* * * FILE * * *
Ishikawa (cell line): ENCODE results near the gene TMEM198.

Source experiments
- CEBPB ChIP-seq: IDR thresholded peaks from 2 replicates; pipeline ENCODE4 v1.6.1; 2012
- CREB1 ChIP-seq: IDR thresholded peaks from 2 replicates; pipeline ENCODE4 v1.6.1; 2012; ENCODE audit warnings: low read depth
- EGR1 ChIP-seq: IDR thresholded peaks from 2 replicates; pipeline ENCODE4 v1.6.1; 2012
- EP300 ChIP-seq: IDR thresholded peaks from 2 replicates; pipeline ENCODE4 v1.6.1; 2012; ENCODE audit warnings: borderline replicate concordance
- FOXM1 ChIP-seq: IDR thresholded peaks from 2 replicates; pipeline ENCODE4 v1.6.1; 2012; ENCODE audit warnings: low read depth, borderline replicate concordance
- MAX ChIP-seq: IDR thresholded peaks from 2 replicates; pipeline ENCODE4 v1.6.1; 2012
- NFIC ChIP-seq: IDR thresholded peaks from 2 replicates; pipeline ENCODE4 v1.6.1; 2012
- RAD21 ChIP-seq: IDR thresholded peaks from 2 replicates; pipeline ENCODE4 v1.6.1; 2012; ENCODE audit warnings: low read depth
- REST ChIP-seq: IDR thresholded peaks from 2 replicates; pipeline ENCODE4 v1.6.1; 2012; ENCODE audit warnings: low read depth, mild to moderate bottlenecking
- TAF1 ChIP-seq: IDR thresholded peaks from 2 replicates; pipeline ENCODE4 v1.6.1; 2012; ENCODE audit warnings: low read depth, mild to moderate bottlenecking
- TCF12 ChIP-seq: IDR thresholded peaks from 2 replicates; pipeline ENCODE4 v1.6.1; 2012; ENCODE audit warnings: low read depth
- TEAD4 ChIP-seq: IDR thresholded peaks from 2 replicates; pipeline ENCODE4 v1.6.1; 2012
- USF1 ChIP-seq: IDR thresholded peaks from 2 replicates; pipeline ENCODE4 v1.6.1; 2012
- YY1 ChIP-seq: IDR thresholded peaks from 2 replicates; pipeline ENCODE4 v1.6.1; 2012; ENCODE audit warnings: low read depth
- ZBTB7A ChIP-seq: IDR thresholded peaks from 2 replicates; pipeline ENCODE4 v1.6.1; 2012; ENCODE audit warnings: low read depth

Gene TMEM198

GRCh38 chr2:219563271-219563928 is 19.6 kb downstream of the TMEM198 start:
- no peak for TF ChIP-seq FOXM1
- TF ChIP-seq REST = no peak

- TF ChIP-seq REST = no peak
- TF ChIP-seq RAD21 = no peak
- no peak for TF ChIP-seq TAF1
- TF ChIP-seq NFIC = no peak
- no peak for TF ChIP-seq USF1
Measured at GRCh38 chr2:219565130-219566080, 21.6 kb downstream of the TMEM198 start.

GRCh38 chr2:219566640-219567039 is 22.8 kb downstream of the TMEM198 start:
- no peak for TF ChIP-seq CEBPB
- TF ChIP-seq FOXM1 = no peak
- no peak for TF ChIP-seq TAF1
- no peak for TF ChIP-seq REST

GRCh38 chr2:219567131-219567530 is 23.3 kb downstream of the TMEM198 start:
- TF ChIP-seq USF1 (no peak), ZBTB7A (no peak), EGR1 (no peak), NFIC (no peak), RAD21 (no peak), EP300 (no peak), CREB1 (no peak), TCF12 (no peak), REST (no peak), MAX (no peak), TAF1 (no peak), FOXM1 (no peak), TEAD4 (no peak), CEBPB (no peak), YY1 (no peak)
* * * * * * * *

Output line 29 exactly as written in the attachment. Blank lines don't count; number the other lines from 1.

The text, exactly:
- no peak for TF ChIP-seq CEBPB